For example, you could Convert the image to Grayscale and it will look like this. This might be the single worst way to convert an image to black and white that there is. Photoshop offers a gazillion ways to do it, all of which are several times better than what we're seeing here. So again, there's no reason to go the embedded route, except you've got one file that contains the image and you're not going to lose your linked graphics when you take that image off to a commercial printer. So it's kind of up to you. I'm going to undo the conversion to grayscale by pressing Ctrl+Z or Command+Z on the Mac.

Now some folks will recommend you do embedded images so that you can take advantage of the Photoshop effects that are down here at the bottom of the Effect menu, but you can apply for example Sharpen>Unsharp Mask. That's the command that you can apply to a linked graphic or an embedded image, it doesn't matter which. It is a pixel level modification, but it's applied as a dynamic effect from the Appearance panel however you go. I have to say where editing images is concerned I don't recommend you apply Photoshop effects to placed images inside of Illustrator. All of these effects are found in Photoshop proper, so that's the better place to apply them.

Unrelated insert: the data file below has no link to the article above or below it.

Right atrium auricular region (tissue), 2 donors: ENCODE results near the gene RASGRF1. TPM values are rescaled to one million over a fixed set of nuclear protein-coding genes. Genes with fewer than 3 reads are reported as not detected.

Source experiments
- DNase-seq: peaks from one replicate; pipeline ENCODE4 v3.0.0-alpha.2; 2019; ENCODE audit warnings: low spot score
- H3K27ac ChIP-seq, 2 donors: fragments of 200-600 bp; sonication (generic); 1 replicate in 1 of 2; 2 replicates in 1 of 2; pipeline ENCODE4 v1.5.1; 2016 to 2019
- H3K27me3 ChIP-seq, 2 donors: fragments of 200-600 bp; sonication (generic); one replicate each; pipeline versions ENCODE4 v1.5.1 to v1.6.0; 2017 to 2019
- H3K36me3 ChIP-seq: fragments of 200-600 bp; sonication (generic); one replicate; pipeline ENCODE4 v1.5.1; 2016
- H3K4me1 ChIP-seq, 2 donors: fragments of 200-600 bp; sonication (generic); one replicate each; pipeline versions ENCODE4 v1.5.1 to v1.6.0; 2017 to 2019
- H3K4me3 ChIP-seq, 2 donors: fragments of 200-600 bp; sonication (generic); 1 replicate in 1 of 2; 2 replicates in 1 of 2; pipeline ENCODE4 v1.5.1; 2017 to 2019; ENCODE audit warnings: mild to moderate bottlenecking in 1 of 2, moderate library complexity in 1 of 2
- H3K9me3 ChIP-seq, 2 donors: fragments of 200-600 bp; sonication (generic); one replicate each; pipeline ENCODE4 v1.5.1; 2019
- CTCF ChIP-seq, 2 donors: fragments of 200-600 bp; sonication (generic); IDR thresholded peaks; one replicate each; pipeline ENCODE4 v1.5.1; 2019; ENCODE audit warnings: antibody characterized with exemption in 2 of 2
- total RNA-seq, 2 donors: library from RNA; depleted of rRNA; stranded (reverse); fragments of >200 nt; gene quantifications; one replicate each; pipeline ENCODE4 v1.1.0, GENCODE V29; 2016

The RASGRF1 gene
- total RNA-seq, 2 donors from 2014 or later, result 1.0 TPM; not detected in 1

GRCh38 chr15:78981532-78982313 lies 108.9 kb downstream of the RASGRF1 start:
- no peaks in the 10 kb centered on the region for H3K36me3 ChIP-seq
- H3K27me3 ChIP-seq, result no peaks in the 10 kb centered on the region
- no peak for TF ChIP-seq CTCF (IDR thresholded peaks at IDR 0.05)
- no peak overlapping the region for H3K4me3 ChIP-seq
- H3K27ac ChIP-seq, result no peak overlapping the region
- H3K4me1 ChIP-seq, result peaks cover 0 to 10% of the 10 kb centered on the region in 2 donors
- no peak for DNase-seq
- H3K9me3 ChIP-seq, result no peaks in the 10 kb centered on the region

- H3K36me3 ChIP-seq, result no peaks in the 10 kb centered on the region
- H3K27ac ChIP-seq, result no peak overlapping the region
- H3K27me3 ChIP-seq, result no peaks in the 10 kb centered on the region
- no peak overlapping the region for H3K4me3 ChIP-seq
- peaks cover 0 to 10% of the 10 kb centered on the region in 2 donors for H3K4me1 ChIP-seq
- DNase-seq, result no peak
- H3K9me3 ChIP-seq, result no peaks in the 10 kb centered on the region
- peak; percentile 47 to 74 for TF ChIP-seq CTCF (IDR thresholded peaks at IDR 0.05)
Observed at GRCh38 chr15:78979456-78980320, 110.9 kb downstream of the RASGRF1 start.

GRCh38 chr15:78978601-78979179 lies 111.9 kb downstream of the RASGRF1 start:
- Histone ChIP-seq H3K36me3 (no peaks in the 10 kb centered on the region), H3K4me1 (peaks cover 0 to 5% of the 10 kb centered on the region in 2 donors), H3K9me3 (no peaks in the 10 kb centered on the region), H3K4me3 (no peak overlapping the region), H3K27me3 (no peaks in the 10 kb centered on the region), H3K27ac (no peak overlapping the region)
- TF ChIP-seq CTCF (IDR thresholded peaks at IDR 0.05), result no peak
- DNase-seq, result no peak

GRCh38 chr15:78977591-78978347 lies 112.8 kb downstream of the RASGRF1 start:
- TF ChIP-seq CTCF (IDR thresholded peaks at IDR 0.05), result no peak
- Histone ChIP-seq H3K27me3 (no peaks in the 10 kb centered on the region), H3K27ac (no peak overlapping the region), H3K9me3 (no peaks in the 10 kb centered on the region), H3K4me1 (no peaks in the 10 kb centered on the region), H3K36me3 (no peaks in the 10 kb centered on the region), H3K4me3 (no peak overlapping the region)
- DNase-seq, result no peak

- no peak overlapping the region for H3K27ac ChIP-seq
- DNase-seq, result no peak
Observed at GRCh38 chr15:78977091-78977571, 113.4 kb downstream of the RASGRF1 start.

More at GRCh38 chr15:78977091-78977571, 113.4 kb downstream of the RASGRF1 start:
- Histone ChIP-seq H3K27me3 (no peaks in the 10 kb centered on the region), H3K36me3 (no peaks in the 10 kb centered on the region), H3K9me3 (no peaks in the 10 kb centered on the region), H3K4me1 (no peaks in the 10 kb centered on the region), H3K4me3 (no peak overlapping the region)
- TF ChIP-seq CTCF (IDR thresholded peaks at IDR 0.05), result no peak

Then finally here's what I want you to see. This is the big thing about embedded images. I'm going to switch over to the Bridge by clicking on the Go to Bridge icon up here in the application bar. Notice I've got a couple of different versions of this file. Image in front, which is the one with the placed version of the graphic. That is 20 megabytes on disk. If you're not seeing the size of the file, what you do is you press Ctrl+K or Command+K on the Mac to bring up the Preferences dialog box. You switch from General here to Thumbnails in the left-hand list, and then you go ahead and turn on your Show options.

And one of them will be Size, for me it's the last one. You could just turn on a check box and choose Size from the list as well. Then you click OK in order to accept your modifications. I'm going to click Cancel, because I already had it set up that way, but I can see that this is a 20 MB file. Still pretty darn big, but as I soon as I embed that graphic, check it out it grows to 47 MB almost 50. So it more than doubles in size, thanks to the fact that I embedded that image and again, Photoshop is very good at handling pixels, Illustrator very, very bad.